Support while in the NICU

This is a continuation of the previous blog post summarizing two podcast episodes that stood out to me over the past month leading up to World Prematurity Day (November 17th): Navigating the NICU with Sue Hall (The Birthful Podcast, episode 85 and 72 Days in the NICU with Ingrid (Motherbirth, episode 33.  In this post I discuss what you can do as a parent of a baby in the NICU and what others can do to support you.

When the family is at the hospital, what can they do?

Sue Hall mentions that it is extremely important to tend to the birthing individual’s own recovery of the birth first. “Moms whose health is fragile push themselves too much to stay with baby and end up getting readmitted to the hospital.” It’s important that you, your partner and others involved get enough rest to be able to deal with the situation as best you can. It is also important to recognize the emotional stress that being in the NICU can put on you. Sue also says in the Birthful episode that in addition to seeking help from friends and family, you can ask to speak to a social worker, see if there’s a parent support program pairing you with former premature or NICU parents, or check out Facebook groups and other online support groups. As a parent of a baby in the NICU, Ingrid talks about how much it helped her family to have a community of other parents who had been through or were going through similar situations.

Aside from healing and seeking support, Sue suggests that you should try to trust and work with your medical team. Feel free to ask if you can be present when the medical staff does their rounds during the day. This is the best time to ask questions, voice concerns, make suggestions, and get an understanding of the plan for the care of your baby. You can also ask for a conference with your medical care team to try to gain confidence in them or ask to speak to a charge nurse if you’re hearing different things from different medical staff. 

The more hands on experience you can do with your baby the better. Babies can often do different things depending on how premature they are or why they are in the NICU. For example, parents of a 24 week old baby will most likely not be able to breastfeed, do skin-to-skin, hold their babies, speak loudly to them, expose the baby to bright lights or maybe even touch the baby. Over time as their baby grows these things will be slowly added to the list of things that your baby can do so it is important to ask the medical staff what is possible for you to do and what might not be. 

Eventually Sue suggests that parents might be able to take the baby’s temperature, give a bath, change a diaper (or maybe even take the baby on a walk). The more you get to know your baby’s signs of pleasure and distress the easier it will be when you need to take your baby home. Sue also mentions that some hospitals have classes you can take about your baby including learning CPR. The more you get involved at the hospital the better. Hospitals often have chaplain services for you to utilize, or you can invite your own pastoral care team in. NICU social workers can also provide money for transportation and meal tickets.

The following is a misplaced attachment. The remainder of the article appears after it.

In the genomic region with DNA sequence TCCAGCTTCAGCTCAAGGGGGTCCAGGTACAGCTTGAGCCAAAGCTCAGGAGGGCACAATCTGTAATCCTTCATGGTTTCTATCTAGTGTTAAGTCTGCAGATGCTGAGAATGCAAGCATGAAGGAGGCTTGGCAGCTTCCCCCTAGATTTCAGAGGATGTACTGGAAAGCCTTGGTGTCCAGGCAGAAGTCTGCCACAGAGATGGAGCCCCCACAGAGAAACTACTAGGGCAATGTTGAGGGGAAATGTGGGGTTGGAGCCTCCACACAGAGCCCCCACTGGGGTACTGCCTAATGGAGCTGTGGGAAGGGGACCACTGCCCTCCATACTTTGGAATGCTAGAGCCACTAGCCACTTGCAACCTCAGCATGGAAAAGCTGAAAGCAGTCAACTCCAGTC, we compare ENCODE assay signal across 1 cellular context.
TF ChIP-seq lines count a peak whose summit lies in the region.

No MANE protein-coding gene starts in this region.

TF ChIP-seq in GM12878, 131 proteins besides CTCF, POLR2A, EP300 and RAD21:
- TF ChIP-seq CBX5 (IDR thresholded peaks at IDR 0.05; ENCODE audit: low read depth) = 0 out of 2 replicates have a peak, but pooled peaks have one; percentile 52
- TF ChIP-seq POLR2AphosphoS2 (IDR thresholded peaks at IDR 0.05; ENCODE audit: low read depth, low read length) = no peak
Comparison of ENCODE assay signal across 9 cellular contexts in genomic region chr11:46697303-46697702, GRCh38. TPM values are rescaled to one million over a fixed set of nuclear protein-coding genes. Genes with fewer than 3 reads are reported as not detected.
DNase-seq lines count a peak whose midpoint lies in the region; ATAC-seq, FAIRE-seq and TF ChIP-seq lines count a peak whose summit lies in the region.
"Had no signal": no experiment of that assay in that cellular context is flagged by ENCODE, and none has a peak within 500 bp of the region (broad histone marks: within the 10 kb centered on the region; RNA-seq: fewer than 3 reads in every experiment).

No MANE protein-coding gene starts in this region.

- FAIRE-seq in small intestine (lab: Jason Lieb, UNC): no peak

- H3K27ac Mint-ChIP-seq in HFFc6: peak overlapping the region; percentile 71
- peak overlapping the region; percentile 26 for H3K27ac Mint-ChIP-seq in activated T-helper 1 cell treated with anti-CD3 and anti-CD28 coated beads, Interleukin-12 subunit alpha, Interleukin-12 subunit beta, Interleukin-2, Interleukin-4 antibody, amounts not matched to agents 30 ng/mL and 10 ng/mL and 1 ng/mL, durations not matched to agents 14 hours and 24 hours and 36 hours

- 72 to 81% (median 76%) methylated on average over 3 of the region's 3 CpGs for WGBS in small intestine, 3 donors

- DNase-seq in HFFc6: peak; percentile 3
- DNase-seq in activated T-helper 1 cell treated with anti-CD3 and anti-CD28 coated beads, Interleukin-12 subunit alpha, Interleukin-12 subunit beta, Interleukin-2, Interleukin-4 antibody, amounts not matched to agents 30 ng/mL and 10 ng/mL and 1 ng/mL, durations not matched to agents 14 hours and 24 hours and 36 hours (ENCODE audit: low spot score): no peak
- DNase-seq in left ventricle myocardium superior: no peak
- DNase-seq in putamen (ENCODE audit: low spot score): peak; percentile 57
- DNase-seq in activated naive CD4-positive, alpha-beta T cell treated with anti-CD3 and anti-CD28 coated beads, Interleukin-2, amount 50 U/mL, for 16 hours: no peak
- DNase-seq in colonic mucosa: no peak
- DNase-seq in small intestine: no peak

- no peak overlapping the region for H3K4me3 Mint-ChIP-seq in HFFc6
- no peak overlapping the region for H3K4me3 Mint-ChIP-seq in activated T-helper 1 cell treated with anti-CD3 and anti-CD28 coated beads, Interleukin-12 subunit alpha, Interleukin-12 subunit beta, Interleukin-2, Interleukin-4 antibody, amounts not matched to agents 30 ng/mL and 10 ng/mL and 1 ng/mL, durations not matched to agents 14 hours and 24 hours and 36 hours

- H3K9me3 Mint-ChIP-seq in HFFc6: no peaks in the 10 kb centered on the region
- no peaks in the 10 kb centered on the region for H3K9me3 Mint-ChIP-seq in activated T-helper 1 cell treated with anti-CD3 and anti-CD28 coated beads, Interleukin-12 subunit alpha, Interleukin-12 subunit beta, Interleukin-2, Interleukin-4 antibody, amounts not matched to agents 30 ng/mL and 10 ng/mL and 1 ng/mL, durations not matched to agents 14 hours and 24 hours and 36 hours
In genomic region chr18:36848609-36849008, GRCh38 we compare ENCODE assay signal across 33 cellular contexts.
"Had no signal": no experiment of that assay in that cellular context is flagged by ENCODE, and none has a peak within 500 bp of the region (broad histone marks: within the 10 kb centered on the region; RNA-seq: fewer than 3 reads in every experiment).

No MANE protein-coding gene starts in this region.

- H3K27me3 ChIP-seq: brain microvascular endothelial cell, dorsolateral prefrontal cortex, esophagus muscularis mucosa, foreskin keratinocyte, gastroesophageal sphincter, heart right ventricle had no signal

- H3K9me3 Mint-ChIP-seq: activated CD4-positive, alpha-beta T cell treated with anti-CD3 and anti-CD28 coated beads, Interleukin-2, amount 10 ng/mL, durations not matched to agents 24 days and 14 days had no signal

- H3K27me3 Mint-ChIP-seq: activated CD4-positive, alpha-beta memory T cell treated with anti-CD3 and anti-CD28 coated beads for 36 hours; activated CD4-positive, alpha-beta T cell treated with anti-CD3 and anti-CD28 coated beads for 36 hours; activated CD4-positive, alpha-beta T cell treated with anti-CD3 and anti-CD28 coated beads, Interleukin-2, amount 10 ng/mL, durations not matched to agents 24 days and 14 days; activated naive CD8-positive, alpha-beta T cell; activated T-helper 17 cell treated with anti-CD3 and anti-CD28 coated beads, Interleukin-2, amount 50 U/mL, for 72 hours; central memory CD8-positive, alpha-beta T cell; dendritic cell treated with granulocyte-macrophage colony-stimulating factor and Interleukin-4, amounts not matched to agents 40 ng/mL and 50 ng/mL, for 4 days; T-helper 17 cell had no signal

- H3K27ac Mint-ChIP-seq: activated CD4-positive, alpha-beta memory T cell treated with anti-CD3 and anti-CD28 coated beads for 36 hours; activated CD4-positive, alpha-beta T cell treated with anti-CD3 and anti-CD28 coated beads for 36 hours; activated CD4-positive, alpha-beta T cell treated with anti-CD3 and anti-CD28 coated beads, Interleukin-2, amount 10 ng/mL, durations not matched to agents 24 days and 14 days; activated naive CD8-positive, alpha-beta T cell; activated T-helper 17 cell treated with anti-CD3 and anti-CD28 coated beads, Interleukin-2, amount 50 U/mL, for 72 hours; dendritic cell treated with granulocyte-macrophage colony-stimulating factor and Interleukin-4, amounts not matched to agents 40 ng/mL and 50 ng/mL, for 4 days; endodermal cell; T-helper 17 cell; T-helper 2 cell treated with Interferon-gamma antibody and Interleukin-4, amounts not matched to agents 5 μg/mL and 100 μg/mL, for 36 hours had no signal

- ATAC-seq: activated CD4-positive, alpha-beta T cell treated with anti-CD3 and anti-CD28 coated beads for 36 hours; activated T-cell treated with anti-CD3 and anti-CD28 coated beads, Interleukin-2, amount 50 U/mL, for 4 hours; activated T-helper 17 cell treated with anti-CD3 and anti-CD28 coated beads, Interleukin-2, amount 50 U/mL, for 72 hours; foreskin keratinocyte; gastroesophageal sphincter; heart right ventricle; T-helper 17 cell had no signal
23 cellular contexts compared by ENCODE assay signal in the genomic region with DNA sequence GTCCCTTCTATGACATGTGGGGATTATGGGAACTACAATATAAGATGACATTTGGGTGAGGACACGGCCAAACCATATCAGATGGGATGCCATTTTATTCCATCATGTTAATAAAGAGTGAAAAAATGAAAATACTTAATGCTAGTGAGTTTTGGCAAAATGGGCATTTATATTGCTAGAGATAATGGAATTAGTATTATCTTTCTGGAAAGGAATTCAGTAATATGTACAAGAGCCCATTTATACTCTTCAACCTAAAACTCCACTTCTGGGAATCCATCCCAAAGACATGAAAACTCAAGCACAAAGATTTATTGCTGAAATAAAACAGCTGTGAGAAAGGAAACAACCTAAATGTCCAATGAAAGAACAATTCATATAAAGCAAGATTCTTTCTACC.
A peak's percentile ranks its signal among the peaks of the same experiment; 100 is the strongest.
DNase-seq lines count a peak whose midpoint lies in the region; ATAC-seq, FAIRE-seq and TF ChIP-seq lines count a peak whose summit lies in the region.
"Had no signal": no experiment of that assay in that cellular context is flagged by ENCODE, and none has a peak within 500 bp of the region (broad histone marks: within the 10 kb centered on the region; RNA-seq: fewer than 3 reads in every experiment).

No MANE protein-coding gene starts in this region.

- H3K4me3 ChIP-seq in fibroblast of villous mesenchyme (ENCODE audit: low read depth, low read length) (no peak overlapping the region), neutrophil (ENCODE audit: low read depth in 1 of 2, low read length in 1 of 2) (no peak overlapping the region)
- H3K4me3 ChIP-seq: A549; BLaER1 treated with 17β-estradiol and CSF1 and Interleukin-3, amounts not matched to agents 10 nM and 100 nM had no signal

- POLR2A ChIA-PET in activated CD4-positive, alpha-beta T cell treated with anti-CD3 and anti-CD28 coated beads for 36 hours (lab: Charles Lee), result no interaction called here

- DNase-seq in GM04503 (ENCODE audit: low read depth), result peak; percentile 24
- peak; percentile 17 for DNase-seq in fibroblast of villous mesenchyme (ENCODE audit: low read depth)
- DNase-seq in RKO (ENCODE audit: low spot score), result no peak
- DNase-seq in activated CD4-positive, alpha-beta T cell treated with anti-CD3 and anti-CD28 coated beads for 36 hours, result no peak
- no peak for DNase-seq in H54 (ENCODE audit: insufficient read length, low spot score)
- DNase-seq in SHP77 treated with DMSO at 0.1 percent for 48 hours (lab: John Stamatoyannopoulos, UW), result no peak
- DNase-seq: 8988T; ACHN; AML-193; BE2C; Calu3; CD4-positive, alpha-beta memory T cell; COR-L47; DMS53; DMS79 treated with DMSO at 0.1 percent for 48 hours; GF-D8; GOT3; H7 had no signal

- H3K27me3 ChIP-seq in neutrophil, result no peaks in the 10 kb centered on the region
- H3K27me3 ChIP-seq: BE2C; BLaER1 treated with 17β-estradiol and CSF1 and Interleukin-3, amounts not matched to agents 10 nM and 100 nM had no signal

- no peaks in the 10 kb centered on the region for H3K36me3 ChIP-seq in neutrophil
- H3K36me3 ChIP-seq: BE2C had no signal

What can nurses do to help families?

In the Motherbirth episode, Ingrid discusses the many things the nurses did to help her while her baby was in the NICU. From the beginning, the nurses did their best to explain the situation as thoroughly as possible for Ingrid. Whenever she had a question the nurses did a great job of answering thoroughly so Ingrid knew what might happen next. Since she spent time in the hospital before the birth, she developed a relationship with her nurses and was thankful when one nurse dropped the work she was doing to go in to the operating room (OR) with Ingrid when she gave birth. 

While her baby was in the NICU, Ingrid felt like the nurses allowed her to have some say in the care of her baby and made an effort to help her feel like a parent. Initially the nurses taught her stress responses to watch out for. If her baby yawned, got hiccups or put up a hand like a stop sign then her baby was getting too much stimulation. Later the nurses taught her how to pick up her baby from the isolette, which felt more natural to Ingrid than having her baby handed to her by the nurses. The first time she got to hold her baby the nurses put on some music for her. The nurses also had encouraging words for her throughout and taught her how to pay attention to her baby for cues rather than the monitors. Both Ingrid (briefly) and Sue Hall mention that this is characteristic of an ideal NICU: one that welcomes (Sue’s words) “parental involvement and bonding.”

What can doulas do to help?

There have been several well-known studies that show that having a doula can reduce rates of cesarean births and help limit the number of medical interventions.  One relatively recent study by associate professor Kathy Kozhimannil at the University of Minnesota compares hospital births to Medicaid-funded births (supported by a community-based doula program).  The study found that the doula supported births also had lower rates of preterm birth and cesarean births.

This NPR article summarizes Kozhimmannil’s work and discusses what we know about doulas and cesarean births in general.

In my opinion, the more doulas know about preterm births, what to expect and what we can do to help, the more effective we will be in our roles as advocates and supporters for our families.


Sue Hall has a wonderful website that she mentions in the Birthful podcast.  Motherbirth has done several other episodes about NICUs including this one.  Lamaze’s blog Science and Sensibility has also done some great posts about the issue.